Dr Martin Parkinson, Secretary of the Department of Treasury. Photo: Alex Ellinghausen
The Treasury Department plans to cut one in three of its public service positions by 2017 and the department's boss confirmed on Thursday that the task was already half done.
Treasury secretary Martin Parkinson told senior bureaucrats he wanted to see some of the remaining workers move to Sydney and other capital cities.
Dr Parkinson, who leaves in July, a victim of the government's purge of senior bureaucrats, told the Institute of Public Administration his department would shrink from a peak of 1100 workers in 2011 to as few as 730 in 2017.
But he warned that workers could not compensate for their dwindling numbers in the traditional Treasury way: by working harder and longer.
Forcing Dr Parkinson from his job flew in the face of advice from Liberal elders, including former prime minister John Howard and his treasurer, Peter Costello.
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But Prime Minister Tony Abbott stood firm even when former Treasury secretary Ken Henry joined the criticism.
In one of his last major speeches before he departs, Dr Parkinson defended his department from charges it was remote from business or ''the real economy'' and highlighted his success in tackling more than a century of male domination of the department.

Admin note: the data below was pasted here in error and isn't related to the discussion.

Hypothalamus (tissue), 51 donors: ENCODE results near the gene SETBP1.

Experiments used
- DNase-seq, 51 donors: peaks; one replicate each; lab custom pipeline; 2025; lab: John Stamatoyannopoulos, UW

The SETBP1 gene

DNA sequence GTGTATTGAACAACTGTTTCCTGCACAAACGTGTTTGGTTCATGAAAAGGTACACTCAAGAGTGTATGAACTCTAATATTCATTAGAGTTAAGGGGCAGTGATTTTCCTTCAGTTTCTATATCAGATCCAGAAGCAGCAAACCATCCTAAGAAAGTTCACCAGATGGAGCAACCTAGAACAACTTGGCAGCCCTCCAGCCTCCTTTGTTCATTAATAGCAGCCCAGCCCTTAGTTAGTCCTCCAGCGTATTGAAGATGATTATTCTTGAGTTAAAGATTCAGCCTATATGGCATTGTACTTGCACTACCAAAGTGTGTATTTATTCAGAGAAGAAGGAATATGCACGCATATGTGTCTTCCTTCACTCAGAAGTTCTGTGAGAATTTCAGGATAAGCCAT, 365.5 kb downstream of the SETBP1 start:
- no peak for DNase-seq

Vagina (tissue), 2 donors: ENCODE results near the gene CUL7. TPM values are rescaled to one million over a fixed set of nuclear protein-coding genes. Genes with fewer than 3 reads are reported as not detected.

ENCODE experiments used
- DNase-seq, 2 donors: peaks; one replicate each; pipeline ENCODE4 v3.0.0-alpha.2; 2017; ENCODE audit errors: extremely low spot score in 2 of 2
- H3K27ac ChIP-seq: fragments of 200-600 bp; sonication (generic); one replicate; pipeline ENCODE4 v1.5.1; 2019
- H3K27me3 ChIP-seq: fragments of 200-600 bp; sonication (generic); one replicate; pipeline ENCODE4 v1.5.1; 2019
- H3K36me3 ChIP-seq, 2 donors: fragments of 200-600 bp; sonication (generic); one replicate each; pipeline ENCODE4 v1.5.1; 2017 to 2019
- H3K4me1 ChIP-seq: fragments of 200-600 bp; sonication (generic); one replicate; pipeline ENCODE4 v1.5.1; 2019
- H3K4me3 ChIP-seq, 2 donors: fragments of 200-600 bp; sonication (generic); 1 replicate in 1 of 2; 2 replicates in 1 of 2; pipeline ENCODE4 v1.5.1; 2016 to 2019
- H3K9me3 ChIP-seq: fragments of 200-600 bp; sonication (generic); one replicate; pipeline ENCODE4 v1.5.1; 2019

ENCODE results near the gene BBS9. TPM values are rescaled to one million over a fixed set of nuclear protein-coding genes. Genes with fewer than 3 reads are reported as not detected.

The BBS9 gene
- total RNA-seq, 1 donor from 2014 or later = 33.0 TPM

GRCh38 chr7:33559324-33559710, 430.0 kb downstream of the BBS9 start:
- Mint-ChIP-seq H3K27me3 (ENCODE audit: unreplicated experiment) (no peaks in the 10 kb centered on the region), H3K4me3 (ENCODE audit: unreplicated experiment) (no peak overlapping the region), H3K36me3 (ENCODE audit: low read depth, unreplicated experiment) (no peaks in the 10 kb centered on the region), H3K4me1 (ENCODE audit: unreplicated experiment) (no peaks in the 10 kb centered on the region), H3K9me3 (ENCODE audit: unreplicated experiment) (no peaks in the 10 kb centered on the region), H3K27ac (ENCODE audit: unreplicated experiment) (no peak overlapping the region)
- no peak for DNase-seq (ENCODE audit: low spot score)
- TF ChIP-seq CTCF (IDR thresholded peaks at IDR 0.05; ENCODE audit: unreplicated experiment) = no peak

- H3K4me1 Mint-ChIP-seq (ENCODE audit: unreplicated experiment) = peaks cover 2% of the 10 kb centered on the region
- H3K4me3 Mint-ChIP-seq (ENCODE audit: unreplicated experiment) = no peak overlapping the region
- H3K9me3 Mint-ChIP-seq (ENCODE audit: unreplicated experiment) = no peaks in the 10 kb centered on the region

But he made no apology for the dramatic downsizing now under way. ''We are currently shrinking from more than 1000 people by shedding about one in three positions,'' Dr Parkinson said. ''We have already shed about 15 per cent of staff, so we are half way there.
''Clearly, since we don't control the responsibilities given to us by government, change of this magnitude means delivering similar outcomes in a very different manner.
''In the past, our response to increased demands was to increase our efforts: by working harder and longer. Needless to say, this is not sustainable.''
The 34-year Treasury veteran also tackled one of the most common criticisms of his department: it did not listen.
''There has often been good reason for people to form this opinion,'' he said. ''The Treasury was notoriously closed in the 1970s and early 1980s. While we can always be better and more active in engaging with business, I reject categorically the view that we simply don't understand business.''
He acknowledged his department had traditionally had problems getting women into senior jobs, but said he thought things were getting better.
''There are signs of progress,'' he said. ''We have our first female senior executive service band 3 executive director, although it only took us 112 years.''
In more bad news for Canberra's local economy, Dr Parkinson said he wanted more Treasury staff working from Sydney, home of much of Australia's capital market activity.
''I would like Treasury to be represented in Sydney and possibly other capitals to deepen further our links with business large and small, and with community groups and other stakeholders,'' he said.